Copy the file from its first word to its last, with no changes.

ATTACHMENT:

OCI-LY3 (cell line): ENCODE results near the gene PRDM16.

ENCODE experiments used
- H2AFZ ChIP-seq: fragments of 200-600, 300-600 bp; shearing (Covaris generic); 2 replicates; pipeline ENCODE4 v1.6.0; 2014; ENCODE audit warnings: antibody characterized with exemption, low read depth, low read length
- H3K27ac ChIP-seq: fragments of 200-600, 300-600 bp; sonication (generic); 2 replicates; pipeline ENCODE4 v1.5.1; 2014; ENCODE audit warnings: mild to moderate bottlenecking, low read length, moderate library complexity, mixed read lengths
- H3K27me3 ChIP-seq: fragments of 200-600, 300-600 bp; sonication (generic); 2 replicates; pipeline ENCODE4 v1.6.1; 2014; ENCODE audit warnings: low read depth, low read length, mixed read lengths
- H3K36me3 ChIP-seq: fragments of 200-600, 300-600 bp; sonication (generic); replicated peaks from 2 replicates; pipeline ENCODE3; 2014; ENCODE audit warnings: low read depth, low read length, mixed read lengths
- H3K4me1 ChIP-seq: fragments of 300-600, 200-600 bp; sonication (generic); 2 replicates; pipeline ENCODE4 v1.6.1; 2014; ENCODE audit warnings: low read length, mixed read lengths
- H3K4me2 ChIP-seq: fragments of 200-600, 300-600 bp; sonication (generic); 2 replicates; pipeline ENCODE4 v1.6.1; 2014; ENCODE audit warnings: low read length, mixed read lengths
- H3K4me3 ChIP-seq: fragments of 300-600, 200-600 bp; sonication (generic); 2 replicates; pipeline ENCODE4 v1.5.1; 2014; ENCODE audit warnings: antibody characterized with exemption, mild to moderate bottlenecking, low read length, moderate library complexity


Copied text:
OCI-LY3 (cell line): ENCODE results near the gene PRDM16.

ENCODE experiments used
- H2AFZ ChIP-seq: fragments of 200-600, 300-600 bp; shearing (Covaris generic); 2 replicates; pipeline ENCODE4 v1.6.0; 2014; ENCODE audit warnings: antibody characterized with exemption, low read depth, low read length
- H3K27ac ChIP-seq: fragments of 200-600, 300-600 bp; sonication (generic); 2 replicates; pipeline ENCODE4 v1.5.1; 2014; ENCODE audit warnings: mild to moderate bottlenecking, low read length, moderate library complexity, mixed read lengths
- H3K27me3 ChIP-seq: fragments of 200-600, 300-600 bp; sonication (generic); 2 replicates; pipeline ENCODE4 v1.6.1; 2014; ENCODE audit warnings: low read depth, low read length, mixed read lengths
- H3K36me3 ChIP-seq: fragments of 200-600, 300-600 bp; sonication (generic); replicated peaks from 2 replicates; pipeline ENCODE3; 2014; ENCODE audit warnings: low read depth, low read length, mixed read lengths
- H3K4me1 ChIP-seq: fragments of 300-600, 200-600 bp; sonication (generic); 2 replicates; pipeline ENCODE4 v1.6.1; 2014; ENCODE audit warnings: low read length, mixed read lengths
- H3K4me2 ChIP-seq: fragments of 200-600, 300-600 bp; sonication (generic); 2 replicates; pipeline ENCODE4 v1.6.1; 2014; ENCODE audit warnings: low read length, mixed read lengths
- H3K4me3 ChIP-seq: fragments of 300-600, 200-600 bp; sonication (generic); 2 replicates; pipeline ENCODE4 v1.5.1; 2014; ENCODE audit warnings: antibody characterized with exemption, mild to moderate bottlenecking, low read length, moderate library complexity